Discover Metro Bike Share: Chinatown, Civic Center, Little Tokyo & the Arts District

Photo courtesy of Metro Bike Share, Facebook
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With dozens of new Metro Bike Share Stations located in Downtown Los Angeles, it's now easier than ever to enjoy Downtown L.A. by bike. Hundreds of bikes are now available at all hours, day or night, and the frequency of MBS Stations makes it easy to hop on and off a bike any time. Now instead of calling a rideshare, jumping in your car or walking, you can make short trips easily by bike. Or you can make a day of riding through the neighborhoods that make Downtown L.A. such a fascinating place to live, work and play.

This guide explores some of the Metro Bike Share Stations in Chinatown, near the Civic Center, in Little Tokyo and in the Arts District. The cross streets in bold are locations of MBS Stations. The stops are ordered so they may be ridden in some kind of logical progression, starting from Chinatown - but really you can explore Downtown L.A. however you like. Just remember to be mindful of traffic and have fun!

NOTE: Sometimes you just feel more comfortable riding carefully on the sidewalk. That’s cool. In the City of Los Angeles you may ride a bicycle on the sidewalk unless it is done “with a willful or wanton disregard for the safety of persons or property” (LAMC 56.15). So if you want to ride a combinations of bike lanes, sidewalks, alleys and side streets - go for it!


At the time of writing, Chinatown has the north-easternmost MBS Stations in the Downtown L.A. area. Chinatown is rich with history, ripe with foodie options and is a great place to begin and or end any MBS adventure.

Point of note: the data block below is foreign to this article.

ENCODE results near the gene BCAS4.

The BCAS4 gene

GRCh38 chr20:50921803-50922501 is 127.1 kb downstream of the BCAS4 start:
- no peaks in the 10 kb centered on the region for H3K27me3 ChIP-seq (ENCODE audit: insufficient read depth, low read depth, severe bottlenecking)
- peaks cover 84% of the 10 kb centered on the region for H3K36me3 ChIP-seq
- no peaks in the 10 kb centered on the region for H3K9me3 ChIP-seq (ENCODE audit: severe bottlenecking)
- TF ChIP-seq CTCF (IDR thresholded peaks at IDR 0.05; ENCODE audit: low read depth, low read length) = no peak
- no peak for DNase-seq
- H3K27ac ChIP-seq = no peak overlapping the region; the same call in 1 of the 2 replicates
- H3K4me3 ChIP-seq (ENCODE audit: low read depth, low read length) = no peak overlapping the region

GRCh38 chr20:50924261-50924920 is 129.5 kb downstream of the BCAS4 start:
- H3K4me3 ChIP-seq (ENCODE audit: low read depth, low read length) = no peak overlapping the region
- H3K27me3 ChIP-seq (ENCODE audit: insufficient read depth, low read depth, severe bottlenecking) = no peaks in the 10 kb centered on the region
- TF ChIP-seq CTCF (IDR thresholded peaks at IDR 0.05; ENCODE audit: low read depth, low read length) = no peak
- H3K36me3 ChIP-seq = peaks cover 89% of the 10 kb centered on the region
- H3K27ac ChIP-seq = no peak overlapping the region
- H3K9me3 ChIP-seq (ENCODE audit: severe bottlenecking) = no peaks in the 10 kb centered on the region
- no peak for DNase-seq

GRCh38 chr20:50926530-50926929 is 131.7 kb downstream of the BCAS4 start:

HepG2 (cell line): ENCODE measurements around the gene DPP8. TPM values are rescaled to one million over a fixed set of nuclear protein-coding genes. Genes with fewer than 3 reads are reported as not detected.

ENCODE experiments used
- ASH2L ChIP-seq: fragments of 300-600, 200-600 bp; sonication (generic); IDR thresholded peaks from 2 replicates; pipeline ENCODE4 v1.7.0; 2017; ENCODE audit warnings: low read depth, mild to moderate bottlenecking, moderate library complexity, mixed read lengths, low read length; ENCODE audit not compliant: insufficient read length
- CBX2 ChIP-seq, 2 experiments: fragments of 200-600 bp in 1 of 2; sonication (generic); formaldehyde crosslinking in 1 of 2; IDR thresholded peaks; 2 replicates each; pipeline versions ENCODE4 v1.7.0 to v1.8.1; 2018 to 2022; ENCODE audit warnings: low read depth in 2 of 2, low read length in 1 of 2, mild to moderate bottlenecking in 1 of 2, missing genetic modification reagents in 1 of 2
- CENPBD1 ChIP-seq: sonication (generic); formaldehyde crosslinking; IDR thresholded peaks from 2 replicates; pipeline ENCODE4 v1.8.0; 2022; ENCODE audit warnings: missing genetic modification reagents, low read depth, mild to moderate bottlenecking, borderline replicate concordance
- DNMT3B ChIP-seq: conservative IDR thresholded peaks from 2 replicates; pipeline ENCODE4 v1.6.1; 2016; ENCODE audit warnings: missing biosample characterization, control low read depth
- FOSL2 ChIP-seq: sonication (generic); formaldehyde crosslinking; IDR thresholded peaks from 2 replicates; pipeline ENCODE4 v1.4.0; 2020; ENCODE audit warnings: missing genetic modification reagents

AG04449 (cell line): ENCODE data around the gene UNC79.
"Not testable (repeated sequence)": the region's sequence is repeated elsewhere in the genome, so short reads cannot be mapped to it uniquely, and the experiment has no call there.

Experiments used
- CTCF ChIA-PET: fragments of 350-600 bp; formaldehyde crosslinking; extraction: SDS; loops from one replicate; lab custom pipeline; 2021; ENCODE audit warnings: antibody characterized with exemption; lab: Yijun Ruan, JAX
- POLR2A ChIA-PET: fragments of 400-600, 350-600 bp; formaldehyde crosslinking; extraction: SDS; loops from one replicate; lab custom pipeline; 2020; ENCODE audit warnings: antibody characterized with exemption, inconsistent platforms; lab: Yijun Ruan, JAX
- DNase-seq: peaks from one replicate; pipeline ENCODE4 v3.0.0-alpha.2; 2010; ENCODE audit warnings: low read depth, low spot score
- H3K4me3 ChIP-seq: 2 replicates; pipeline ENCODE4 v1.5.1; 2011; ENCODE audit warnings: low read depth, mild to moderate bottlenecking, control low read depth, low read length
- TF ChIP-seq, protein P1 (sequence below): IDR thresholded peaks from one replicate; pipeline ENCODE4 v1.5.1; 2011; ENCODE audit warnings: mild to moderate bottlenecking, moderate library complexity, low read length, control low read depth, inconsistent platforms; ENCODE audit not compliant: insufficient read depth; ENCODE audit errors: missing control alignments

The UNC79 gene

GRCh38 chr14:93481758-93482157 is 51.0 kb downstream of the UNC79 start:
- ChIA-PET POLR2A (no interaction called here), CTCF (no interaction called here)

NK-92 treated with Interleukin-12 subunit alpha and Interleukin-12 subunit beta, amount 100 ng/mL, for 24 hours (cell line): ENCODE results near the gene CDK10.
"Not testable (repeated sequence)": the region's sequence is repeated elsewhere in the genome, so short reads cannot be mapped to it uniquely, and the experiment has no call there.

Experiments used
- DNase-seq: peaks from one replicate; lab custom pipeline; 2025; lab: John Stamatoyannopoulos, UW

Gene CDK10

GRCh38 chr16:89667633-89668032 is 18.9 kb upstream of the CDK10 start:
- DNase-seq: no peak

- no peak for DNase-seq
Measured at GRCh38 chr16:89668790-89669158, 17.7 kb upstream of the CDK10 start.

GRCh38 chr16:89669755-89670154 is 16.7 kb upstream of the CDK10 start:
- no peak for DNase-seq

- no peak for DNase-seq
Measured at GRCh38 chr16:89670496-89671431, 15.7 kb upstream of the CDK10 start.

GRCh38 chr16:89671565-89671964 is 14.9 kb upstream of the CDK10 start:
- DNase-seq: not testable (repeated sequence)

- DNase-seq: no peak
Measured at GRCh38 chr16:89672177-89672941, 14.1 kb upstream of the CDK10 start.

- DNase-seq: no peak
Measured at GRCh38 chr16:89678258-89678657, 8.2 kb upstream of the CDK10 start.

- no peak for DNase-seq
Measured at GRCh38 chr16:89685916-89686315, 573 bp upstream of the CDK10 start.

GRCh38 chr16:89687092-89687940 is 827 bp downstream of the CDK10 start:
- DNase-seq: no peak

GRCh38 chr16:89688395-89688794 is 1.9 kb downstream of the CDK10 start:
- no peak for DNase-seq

Bruce Lee statue in Chinatown
Bruce Lee statue in Chinatown | Photo courtesy of lizarraga91, Discover Los Angeles Flickr Pool

Hill & College (881 N Hill Street)
Your ride starts at the Hill & College MBS Station, just a block away from the gates of Old Chinatown. Old Chinatown is great for people watching, snapping photos and snacking. Admire the beautiful paifang gateways, take a selfie with the seven-foot tall statue of Bruce Lee and nosh on ‘Chinatown’s #1 burger’ at the always popular Burgerlords. For more traditional fare head across the street and get dim sum at Golden Dragon.

Spring & College (870 N Spring St.) 
Just a few blocks from Hill & College is the Spring & College MBS Station, adjacent to the Chinatown stop of the Metro Gold Line. There are a ton of cafes, shops, markets and restaurants on Spring, Broadway and Hill Street (more so on the latter two).

After Chinatown, you will head west, towards Downtown L.A. and Civic Center / Grand Park but first, you can make a few stops to check out some other cool MBS Stations along the way. Take Spring Street down to Cesar Chavez Avenue because it seems to be quieter and less busy than Hill or Broadway. Cesar Chavez is listed on Google Maps as a ‘bike-friendly’ street, but apparently there are no bike lanes - stick to riding carefully and car-free on the wide sidewalks.

Once on Cesar Chavez there are bike hubs in both directions - you can go left towards Union Station or you can go right towards Figueroa Street.

Union Station
Union Station | Photo courtesy of C. Strife, Flickr

Union Station West Portal (834 N Alameda St)